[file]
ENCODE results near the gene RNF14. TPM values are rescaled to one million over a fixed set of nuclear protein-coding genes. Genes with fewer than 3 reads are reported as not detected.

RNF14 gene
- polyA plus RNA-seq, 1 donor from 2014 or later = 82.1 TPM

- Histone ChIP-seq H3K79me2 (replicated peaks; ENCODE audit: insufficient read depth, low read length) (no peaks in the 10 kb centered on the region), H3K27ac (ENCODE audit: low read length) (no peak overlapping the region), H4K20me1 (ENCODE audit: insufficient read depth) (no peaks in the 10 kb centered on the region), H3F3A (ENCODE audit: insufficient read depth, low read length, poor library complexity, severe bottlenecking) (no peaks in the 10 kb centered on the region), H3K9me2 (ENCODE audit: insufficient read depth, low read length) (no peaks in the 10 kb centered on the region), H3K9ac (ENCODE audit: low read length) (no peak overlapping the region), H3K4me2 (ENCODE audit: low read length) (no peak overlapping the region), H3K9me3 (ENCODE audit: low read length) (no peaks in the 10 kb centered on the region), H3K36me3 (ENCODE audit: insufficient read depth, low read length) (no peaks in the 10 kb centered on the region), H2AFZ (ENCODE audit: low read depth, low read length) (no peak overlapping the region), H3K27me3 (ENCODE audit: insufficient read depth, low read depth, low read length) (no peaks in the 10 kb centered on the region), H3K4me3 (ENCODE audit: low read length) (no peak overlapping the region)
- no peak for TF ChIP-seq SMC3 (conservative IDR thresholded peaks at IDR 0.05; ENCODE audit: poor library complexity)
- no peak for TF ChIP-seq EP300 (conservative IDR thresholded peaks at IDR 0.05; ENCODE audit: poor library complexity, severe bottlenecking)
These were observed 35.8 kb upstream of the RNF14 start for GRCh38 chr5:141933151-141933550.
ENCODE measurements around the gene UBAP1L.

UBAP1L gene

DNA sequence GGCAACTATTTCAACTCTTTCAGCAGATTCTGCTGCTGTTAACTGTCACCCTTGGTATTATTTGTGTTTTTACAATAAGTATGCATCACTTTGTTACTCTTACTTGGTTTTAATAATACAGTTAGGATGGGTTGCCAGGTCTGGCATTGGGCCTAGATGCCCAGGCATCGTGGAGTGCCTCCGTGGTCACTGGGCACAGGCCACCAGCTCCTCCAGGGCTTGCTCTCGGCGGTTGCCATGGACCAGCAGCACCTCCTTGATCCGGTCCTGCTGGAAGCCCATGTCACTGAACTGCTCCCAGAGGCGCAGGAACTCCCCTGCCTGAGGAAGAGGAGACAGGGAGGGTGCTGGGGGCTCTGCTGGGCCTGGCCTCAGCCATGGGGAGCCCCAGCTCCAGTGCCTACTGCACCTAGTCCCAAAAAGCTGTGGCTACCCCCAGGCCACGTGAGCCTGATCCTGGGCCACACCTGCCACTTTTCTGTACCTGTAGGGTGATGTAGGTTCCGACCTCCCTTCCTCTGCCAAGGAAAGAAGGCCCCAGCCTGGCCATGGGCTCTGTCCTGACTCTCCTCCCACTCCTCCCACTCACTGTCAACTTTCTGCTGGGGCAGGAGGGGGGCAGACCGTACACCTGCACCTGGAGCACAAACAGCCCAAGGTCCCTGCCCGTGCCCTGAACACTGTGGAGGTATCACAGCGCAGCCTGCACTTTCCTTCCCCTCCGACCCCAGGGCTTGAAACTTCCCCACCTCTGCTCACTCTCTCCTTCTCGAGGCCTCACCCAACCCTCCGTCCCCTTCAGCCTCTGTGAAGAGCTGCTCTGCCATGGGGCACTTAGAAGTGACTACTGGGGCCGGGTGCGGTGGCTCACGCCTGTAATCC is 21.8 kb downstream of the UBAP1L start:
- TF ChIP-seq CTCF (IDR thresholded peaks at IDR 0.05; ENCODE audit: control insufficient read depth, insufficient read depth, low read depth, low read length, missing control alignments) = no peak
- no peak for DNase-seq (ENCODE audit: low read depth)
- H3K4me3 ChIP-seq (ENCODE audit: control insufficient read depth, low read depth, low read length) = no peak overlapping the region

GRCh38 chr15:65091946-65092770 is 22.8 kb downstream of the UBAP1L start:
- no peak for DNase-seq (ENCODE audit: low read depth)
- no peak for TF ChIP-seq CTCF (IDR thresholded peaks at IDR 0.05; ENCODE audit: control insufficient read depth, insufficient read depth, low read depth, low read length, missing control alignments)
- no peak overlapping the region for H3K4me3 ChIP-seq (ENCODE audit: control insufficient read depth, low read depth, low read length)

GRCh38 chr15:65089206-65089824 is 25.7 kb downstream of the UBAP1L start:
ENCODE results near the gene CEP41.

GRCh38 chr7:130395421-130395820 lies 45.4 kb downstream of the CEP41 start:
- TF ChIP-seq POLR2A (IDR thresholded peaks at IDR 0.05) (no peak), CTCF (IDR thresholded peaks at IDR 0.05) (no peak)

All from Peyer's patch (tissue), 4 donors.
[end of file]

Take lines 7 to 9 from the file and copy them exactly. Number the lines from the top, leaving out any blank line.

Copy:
These were observed 35.8 kb upstream of the RNF14 start for GRCh38 chr5:141933151-141933550.
ENCODE measurements around the gene UBAP1L.

UBAP1L gene